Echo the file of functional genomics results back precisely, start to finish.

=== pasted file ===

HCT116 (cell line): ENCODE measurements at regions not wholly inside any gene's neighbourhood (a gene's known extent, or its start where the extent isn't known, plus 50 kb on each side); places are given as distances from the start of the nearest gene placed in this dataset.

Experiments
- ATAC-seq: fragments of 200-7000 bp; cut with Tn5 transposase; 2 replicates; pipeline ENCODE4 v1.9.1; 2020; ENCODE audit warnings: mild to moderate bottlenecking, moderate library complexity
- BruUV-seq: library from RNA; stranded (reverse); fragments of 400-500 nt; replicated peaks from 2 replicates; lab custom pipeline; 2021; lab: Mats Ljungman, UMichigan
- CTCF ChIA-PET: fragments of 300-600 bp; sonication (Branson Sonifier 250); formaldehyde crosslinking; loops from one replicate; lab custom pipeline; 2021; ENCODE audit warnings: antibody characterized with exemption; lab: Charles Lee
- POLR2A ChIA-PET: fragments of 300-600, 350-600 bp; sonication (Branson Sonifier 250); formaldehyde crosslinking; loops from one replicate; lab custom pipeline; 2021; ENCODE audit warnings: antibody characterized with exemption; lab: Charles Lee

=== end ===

HCT116 (cell line): ENCODE measurements at regions not wholly inside any gene's neighbourhood (a gene's known extent, or its start where the extent isn't known, plus 50 kb on each side); places are given as distances from the start of the nearest gene placed in this dataset.

Experiments
- ATAC-seq: fragments of 200-7000 bp; cut with Tn5 transposase; 2 replicates; pipeline ENCODE4 v1.9.1; 2020; ENCODE audit warnings: mild to moderate bottlenecking, moderate library complexity
- BruUV-seq: library from RNA; stranded (reverse); fragments of 400-500 nt; replicated peaks from 2 replicates; lab custom pipeline; 2021; lab: Mats Ljungman, UMichigan
- CTCF ChIA-PET: fragments of 300-600 bp; sonication (Branson Sonifier 250); formaldehyde crosslinking; loops from one replicate; lab custom pipeline; 2021; ENCODE audit warnings: antibody characterized with exemption; lab: Charles Lee
- POLR2A ChIA-PET: fragments of 300-600, 350-600 bp; sonication (Branson Sonifier 250); formaldehyde crosslinking; loops from one replicate; lab custom pipeline; 2021; ENCODE audit warnings: antibody characterized with exemption; lab: Charles Lee